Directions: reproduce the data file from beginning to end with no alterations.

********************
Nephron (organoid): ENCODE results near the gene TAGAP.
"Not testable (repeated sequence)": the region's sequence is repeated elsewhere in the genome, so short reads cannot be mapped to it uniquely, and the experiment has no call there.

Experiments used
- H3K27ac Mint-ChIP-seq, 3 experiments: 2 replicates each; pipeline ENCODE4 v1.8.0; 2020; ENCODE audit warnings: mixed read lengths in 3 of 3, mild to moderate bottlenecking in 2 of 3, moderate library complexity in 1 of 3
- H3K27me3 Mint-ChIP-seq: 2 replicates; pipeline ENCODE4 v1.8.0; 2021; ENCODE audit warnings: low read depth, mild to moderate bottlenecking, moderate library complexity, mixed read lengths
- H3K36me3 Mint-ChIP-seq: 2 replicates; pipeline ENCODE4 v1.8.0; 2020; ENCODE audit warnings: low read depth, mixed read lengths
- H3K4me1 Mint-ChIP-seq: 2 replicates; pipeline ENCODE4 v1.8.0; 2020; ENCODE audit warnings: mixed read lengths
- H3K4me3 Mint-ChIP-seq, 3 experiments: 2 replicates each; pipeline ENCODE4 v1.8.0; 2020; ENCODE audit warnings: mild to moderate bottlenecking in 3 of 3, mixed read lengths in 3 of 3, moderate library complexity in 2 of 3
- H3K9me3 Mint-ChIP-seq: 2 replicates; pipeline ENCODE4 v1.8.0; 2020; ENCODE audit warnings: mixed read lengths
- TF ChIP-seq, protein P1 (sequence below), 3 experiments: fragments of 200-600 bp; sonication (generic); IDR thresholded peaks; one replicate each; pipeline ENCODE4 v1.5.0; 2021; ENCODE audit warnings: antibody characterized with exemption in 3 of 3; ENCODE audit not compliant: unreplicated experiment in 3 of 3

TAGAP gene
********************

Nephron (organoid): ENCODE results near the gene TAGAP.
"Not testable (repeated sequence)": the region's sequence is repeated elsewhere in the genome, so short reads cannot be mapped to it uniquely, and the experiment has no call there.

Experiments used
- H3K27ac Mint-ChIP-seq, 3 experiments: 2 replicates each; pipeline ENCODE4 v1.8.0; 2020; ENCODE audit warnings: mixed read lengths in 3 of 3, mild to moderate bottlenecking in 2 of 3, moderate library complexity in 1 of 3
- H3K27me3 Mint-ChIP-seq: 2 replicates; pipeline ENCODE4 v1.8.0; 2021; ENCODE audit warnings: low read depth, mild to moderate bottlenecking, moderate library complexity, mixed read lengths
- H3K36me3 Mint-ChIP-seq: 2 replicates; pipeline ENCODE4 v1.8.0; 2020; ENCODE audit warnings: low read depth, mixed read lengths
- H3K4me1 Mint-ChIP-seq: 2 replicates; pipeline ENCODE4 v1.8.0; 2020; ENCODE audit warnings: mixed read lengths
- H3K4me3 Mint-ChIP-seq, 3 experiments: 2 replicates each; pipeline ENCODE4 v1.8.0; 2020; ENCODE audit warnings: mild to moderate bottlenecking in 3 of 3, mixed read lengths in 3 of 3, moderate library complexity in 2 of 3
- H3K9me3 Mint-ChIP-seq: 2 replicates; pipeline ENCODE4 v1.8.0; 2020; ENCODE audit warnings: mixed read lengths
- TF ChIP-seq, protein P1 (sequence below), 3 experiments: fragments of 200-600 bp; sonication (generic); IDR thresholded peaks; one replicate each; pipeline ENCODE4 v1.5.0; 2021; ENCODE audit warnings: antibody characterized with exemption in 3 of 3; ENCODE audit not compliant: unreplicated experiment in 3 of 3

TAGAP gene